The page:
Renee Fleming: 5 Fast Facts You Need to Know

Renee Fleming

Getty Opera singer Renee Fleming.

Renee Fleming is an American professional opera singer. She was asked to perform at Senator John McCain’s funeral. The late senator personally made the choice to ask Fleming to perform several weeks before he passed away from brain cancer.

Here’s what you need to know.


1. Fleming Was Asked to Sing ‘Danny Boy,’ One of Senator McCain’s Favorite Songs


Before he died, Senator John McCain reportedly enjoyed sitting on the front porch listening to the ancient Irish song “Danny Boy.” The famous tune appeared to be a comfort to him as he battled brain cancer. (McCain and wife Cindy both have Irish ancestry). CNN reported that during one of these listening sessions, his former campaign manager Rick Davis was sitting there with him. McCain commented that he wanted “Danny Boy” sung at his funeral. Davis suggested opera singer Renee Fleming would be the perfect person to sing it. McCain reportedly teared up at the idea, and Davis formally asked Fleming if she would do it.

Fleming said she was “touched” by the request. She and McCain had met once before, when she performed at the Al Smith dinner during the 2008 presidential campaign. She told CNN it was an honor to be asked to sing at the senator’s funeral. “He stood so much for the American values that I certainly treasured growing up; for independent thinking, for collaboration and that extraordinary work ethic.”

Fleming has been singing the traditional ballad her entire life. She says he first fell in love with “Danny Boy” as a child. The soprano singer included the song on her album “Guilty Pleasures,” which was recorded with the Philharmonia Orchestra. She said in an interview in 2013 that the song reminds her of her father.

Fleming also performed the ballad at the Kennedy Center in Washington, DC, during the American Voices Concert in 2015. You can watch that performance in the video above.


2. Fleming Had to Get Permission to Miss a Performance From Her Broadway Director, in Order to Perform at McCain’s Funeral


Renee Fleming said she had to ask permission from her boss to sing at John McCain’s funeral. She is starring in Rodgers and Hammerstein’s “Carousel” and missing a show is no small request. But she said the director quickly agreed.

Fleming has been bestowed with many awards, including four Grammys, but “Carousel” was actually her very first Broadway show. Rodgers and Hammerstein’s “Carousel” originally debuted in 1945 and was a hit with audiences. It was also reportedly the pair’s personal favorite show they had written. “Carousel” made its return to the Broadway stage on April 12th, 2018 at the Imperial Theatre.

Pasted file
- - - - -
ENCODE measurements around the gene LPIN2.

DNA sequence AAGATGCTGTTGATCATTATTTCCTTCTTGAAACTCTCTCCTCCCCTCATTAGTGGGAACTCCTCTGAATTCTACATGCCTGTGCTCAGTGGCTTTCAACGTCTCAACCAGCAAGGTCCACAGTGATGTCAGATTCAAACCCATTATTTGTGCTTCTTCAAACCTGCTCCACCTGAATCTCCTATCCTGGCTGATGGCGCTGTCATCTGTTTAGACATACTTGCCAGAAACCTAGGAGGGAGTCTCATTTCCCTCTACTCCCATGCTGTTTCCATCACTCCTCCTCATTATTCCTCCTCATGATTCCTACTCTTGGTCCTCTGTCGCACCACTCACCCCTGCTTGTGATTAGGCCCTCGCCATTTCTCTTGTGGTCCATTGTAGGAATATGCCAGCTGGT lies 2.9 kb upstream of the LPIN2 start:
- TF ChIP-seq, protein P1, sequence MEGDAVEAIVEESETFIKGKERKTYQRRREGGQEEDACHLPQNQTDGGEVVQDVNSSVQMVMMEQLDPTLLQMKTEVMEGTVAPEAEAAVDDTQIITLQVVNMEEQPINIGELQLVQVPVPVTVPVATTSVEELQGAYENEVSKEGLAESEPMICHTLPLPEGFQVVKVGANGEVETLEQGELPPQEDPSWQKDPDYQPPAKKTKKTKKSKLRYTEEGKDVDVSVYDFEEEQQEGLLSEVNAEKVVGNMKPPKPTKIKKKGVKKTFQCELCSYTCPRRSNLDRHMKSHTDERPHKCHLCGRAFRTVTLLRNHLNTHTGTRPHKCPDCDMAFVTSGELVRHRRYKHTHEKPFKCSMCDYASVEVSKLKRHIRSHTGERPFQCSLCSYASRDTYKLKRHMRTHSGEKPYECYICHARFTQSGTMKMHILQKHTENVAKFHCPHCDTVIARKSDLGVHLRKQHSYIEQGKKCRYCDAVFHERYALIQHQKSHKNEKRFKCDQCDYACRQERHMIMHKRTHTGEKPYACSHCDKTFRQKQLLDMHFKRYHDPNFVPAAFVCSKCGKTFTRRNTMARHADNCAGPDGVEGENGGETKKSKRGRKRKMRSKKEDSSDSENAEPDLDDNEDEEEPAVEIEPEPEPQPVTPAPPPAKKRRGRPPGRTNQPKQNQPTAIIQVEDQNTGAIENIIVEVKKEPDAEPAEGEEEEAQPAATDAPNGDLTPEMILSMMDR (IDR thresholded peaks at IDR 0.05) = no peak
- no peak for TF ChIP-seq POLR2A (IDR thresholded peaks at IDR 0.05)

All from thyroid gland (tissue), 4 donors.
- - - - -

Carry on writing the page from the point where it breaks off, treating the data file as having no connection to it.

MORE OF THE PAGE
Fleming told CBS This Morning that as an opera singer, Broadway was never on her radar. But when the producer and director reached out to offer her the role of Nettie Fowler, she decided to give it a try. “I wasn’t aspiring to take on new worlds. It came out of the blue and the timing seemed right.”

Fleming described the transition from opera to Broadway as being “massive” because Broadway shows use microphones. In opera, microphones are not used. She says the presence of that technology is what allows singers to perform eight shows per week on the Broadway stage, as opposed to opera singers that can only sing maximum three times per week. Fleming described opera singers as being the “power lifters of singing.”


3. Known as ‘America’s Go-To Diva,’ Fleming Has Performed at Several Events Important to the Public, Including a 9/11 Memorial, an Inauguration and a Super Bowl


Renee Fleming has been a consistent presence on the American stage at important events. As the nation mourned on the one-year anniversary of the September 11th attacks, Fleming provided comfort with her voice. She sang the classic “You’ll Never Walk Alone” during “The Concert for America 2002,” which was broadcast nationwide from the John F. Kennedy Center for the Performing Arts.

Renee Fleming and President Obama

GettyU.S. President Barack Obama presents a 2012 National Medal of Arts to Renee Fleming for her contributions to American music, during a ceremony in the East Room of the White House on July 10, 2013 in Washington, DC.